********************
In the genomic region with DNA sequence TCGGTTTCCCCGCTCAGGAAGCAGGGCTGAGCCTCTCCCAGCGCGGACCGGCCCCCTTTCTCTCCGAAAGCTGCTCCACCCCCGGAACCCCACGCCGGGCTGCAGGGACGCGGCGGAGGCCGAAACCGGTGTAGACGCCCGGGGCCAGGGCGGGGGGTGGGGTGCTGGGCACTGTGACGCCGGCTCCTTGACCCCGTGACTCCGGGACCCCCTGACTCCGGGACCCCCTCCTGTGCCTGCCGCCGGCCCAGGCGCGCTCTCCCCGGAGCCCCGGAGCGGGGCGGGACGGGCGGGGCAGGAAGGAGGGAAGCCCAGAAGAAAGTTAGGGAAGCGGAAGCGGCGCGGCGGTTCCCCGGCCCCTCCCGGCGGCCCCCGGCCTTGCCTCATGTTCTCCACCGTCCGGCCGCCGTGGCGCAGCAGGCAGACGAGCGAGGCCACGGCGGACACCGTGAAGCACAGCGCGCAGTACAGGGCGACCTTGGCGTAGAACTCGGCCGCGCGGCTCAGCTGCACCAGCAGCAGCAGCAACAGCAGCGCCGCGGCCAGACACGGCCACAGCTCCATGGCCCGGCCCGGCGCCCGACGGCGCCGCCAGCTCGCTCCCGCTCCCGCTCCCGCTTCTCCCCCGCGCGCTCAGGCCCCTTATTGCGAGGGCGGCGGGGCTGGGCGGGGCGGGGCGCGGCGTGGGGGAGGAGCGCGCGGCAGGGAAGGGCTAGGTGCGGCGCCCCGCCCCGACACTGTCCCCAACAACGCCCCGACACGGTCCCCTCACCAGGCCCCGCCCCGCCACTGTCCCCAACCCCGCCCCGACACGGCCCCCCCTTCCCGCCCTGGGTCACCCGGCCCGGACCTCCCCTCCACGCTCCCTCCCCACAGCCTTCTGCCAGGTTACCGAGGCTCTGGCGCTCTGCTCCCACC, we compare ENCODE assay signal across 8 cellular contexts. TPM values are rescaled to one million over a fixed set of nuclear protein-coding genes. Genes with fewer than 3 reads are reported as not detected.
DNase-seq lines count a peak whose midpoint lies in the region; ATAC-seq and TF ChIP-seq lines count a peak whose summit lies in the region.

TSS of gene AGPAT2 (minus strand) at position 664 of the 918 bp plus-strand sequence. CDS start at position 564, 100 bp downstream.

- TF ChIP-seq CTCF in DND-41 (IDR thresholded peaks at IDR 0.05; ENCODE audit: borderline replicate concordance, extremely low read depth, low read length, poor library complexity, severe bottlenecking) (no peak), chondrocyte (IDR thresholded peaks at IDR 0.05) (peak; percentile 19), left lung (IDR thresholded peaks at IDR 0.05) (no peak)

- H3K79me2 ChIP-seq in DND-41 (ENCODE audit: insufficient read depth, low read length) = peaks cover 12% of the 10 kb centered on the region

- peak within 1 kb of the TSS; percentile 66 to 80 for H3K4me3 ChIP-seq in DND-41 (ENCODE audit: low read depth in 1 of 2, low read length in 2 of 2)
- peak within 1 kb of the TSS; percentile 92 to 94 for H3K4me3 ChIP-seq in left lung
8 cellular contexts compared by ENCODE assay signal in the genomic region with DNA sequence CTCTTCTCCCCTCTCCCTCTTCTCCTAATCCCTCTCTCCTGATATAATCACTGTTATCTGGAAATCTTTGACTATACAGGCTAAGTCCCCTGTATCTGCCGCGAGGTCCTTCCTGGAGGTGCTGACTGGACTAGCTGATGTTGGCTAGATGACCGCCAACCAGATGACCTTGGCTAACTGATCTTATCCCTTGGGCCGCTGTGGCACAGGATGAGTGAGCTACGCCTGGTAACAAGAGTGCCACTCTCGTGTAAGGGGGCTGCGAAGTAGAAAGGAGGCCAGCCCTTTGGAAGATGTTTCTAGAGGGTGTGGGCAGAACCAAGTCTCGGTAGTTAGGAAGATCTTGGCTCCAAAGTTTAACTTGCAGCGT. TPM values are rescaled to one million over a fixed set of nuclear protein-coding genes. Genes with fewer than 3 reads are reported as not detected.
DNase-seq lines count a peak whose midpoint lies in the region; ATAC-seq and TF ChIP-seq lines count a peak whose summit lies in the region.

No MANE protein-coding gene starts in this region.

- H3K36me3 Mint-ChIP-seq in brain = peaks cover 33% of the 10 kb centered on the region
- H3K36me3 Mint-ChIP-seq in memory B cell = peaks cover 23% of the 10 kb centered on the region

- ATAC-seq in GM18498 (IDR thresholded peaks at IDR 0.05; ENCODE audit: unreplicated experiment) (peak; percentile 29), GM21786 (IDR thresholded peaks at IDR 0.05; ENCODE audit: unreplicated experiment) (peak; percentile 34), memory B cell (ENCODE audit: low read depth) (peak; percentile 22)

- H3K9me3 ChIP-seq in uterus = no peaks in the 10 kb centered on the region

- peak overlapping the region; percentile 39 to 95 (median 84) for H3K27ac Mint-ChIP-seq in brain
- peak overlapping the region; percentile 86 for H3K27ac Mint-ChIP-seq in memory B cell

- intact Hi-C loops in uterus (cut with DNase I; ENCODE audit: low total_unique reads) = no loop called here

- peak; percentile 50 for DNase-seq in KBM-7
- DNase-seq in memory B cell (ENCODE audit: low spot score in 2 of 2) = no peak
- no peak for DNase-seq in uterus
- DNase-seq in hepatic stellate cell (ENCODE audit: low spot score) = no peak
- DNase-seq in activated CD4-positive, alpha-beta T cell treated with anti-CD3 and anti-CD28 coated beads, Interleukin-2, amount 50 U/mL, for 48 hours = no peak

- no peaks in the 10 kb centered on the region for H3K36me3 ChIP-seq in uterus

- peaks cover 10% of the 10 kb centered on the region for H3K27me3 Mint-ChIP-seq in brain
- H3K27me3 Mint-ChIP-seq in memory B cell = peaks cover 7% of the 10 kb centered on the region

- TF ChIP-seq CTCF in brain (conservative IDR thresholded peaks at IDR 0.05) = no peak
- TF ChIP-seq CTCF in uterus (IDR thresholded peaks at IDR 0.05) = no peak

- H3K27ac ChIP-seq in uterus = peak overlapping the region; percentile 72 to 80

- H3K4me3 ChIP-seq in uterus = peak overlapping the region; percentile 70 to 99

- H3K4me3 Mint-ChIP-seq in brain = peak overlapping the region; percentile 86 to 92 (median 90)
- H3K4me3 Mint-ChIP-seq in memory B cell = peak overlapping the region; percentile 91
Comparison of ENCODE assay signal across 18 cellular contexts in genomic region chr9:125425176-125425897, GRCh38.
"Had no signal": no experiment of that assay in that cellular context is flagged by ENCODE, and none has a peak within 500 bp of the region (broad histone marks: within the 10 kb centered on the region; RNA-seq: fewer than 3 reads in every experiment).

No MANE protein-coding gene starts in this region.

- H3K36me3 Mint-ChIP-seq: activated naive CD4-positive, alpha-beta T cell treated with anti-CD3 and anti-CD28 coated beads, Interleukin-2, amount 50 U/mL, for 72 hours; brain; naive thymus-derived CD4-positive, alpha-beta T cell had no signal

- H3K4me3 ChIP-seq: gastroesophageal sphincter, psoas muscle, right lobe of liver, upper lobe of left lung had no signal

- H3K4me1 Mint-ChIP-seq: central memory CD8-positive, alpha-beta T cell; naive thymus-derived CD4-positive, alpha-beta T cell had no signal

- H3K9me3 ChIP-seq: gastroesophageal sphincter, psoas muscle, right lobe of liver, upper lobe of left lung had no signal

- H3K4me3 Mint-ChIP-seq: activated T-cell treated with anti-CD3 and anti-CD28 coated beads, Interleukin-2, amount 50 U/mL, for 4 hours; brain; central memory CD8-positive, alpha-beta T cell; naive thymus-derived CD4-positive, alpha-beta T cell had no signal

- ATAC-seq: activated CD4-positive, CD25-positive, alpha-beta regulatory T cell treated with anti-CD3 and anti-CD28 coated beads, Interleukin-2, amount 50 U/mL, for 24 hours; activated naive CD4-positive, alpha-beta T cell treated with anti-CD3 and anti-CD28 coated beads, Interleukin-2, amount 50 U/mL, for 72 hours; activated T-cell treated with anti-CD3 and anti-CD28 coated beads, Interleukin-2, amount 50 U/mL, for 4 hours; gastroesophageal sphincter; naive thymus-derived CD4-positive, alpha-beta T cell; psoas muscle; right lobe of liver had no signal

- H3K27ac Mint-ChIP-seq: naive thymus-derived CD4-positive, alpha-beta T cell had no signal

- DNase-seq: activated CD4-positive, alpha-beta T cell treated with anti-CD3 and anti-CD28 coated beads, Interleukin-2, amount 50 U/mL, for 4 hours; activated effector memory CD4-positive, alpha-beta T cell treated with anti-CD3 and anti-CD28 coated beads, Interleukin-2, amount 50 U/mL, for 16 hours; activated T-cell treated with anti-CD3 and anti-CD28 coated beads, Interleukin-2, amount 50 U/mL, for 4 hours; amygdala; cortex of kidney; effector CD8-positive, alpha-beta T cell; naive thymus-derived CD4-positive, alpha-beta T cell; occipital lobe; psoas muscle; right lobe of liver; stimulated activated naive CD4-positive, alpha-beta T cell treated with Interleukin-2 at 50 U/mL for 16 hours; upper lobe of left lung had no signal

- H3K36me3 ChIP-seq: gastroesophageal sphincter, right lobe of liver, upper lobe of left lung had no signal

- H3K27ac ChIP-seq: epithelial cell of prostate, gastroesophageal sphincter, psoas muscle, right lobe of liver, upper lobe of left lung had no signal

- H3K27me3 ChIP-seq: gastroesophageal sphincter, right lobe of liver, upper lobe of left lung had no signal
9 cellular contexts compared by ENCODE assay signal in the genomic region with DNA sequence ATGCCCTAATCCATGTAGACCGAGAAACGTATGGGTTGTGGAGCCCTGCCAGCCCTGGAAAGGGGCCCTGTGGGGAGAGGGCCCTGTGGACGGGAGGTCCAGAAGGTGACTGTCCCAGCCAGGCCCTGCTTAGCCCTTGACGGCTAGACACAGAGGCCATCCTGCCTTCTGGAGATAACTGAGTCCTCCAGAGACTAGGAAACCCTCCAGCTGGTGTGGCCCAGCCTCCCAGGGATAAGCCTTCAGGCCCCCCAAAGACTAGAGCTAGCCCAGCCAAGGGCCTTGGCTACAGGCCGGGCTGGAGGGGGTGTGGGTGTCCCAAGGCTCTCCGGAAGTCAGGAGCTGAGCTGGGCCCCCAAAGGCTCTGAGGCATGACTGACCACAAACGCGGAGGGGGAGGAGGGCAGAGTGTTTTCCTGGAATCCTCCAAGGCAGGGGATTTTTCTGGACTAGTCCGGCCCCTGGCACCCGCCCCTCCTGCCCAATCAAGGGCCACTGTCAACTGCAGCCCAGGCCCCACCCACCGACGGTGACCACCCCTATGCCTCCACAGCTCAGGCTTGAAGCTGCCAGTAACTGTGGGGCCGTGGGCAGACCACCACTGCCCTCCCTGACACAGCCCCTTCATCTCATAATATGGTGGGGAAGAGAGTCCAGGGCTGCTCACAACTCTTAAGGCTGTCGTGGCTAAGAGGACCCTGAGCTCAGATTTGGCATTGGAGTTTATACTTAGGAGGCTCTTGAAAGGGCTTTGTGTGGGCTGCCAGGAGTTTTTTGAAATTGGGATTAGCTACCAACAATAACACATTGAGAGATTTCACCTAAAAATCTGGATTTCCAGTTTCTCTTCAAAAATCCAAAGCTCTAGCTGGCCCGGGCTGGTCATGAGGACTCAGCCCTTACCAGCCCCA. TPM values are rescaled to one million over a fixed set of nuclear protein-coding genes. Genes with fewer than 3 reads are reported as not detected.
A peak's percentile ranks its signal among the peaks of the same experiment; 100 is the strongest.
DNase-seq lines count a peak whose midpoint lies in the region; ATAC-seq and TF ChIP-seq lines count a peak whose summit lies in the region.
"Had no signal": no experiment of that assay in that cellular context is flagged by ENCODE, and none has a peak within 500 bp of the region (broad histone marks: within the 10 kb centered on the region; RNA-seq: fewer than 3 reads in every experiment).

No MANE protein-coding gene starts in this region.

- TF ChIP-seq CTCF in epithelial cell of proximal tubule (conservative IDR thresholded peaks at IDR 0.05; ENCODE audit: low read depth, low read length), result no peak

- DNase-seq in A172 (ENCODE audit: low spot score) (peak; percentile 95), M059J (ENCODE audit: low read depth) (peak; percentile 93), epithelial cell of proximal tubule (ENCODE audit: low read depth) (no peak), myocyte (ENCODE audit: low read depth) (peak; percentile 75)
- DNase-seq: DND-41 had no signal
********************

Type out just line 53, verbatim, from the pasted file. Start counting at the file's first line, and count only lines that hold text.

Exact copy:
- DNase-seq: DND-41 had no signal